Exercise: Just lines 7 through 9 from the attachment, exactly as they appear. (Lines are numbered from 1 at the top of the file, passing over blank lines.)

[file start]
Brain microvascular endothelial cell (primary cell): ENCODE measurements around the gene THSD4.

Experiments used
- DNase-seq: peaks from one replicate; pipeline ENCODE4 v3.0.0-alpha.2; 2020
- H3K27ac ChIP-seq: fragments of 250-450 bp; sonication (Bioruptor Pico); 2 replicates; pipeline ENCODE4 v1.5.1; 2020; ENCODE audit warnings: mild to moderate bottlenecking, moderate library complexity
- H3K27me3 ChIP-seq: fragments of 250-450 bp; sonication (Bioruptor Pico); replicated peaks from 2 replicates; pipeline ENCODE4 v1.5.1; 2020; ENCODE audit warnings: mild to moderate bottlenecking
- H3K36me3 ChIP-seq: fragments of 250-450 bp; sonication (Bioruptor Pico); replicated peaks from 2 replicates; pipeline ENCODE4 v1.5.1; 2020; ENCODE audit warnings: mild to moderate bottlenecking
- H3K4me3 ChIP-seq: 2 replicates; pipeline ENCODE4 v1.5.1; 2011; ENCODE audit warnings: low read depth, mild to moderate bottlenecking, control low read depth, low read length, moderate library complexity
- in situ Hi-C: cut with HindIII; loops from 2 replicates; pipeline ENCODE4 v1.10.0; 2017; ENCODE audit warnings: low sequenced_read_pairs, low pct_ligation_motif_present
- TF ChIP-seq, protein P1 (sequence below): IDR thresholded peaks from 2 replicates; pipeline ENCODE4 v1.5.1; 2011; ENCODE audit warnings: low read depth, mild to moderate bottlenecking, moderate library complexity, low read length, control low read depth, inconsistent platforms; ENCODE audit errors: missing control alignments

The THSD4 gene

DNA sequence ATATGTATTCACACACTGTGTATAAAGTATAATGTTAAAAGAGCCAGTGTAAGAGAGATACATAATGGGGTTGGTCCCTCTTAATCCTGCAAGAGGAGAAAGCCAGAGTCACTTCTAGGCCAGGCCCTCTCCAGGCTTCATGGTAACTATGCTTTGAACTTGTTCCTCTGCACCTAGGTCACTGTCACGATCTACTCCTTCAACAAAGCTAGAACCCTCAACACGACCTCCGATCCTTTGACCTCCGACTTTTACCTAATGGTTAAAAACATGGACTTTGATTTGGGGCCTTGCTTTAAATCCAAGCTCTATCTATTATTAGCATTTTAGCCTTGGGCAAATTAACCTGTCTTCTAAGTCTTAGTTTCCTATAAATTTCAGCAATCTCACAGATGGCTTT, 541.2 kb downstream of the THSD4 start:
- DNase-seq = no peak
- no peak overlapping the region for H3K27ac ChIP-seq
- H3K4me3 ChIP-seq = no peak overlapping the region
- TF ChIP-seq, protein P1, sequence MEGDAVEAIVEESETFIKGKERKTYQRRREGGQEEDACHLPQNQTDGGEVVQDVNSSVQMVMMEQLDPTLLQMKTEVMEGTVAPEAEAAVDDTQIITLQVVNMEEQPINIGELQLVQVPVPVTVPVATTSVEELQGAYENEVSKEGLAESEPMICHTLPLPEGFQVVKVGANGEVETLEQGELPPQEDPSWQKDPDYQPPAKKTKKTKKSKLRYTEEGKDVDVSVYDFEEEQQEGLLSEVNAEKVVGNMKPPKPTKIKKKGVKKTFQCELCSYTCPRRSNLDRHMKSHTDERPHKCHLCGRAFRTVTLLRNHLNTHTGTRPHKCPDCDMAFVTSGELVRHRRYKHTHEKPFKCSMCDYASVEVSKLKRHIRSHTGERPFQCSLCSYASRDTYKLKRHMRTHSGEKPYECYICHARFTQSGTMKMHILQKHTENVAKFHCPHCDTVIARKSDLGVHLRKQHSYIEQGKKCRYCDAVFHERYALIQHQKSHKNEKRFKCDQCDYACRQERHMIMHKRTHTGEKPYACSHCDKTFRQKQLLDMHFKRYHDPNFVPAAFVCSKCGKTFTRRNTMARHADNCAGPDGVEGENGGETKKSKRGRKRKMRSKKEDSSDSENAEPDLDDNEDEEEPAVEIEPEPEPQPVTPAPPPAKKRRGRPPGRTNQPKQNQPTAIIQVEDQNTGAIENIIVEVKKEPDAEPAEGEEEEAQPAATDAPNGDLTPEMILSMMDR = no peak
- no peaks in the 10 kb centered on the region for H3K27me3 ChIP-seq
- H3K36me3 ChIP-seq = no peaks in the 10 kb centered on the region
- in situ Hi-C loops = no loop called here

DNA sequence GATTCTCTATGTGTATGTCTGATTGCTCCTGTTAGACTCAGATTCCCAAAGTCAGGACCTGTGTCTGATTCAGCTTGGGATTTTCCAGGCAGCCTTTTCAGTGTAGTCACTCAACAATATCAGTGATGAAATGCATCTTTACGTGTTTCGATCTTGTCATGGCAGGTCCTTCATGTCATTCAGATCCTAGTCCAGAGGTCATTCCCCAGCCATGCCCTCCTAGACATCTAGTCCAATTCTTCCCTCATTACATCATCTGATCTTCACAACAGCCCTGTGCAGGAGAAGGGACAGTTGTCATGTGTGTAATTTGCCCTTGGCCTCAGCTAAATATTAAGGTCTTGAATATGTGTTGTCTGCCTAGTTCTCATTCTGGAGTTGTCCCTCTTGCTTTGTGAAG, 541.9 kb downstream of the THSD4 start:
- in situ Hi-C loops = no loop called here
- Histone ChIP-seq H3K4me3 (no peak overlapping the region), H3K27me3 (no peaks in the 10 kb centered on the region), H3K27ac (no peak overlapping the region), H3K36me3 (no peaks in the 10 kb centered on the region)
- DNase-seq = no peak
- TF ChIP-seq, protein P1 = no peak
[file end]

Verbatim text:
- H3K4me3 ChIP-seq: 2 replicates; pipeline ENCODE4 v1.5.1; 2011; ENCODE audit warnings: low read depth, mild to moderate bottlenecking, control low read depth, low read length, moderate library complexity
- in situ Hi-C: cut with HindIII; loops from 2 replicates; pipeline ENCODE4 v1.10.0; 2017; ENCODE audit warnings: low sequenced_read_pairs, low pct_ligation_motif_present
- TF ChIP-seq, protein P1 (sequence below): IDR thresholded peaks from 2 replicates; pipeline ENCODE4 v1.5.1; 2011; ENCODE audit warnings: low read depth, mild to moderate bottlenecking, moderate library complexity, low read length, control low read depth, inconsistent platforms; ENCODE audit errors: missing control alignments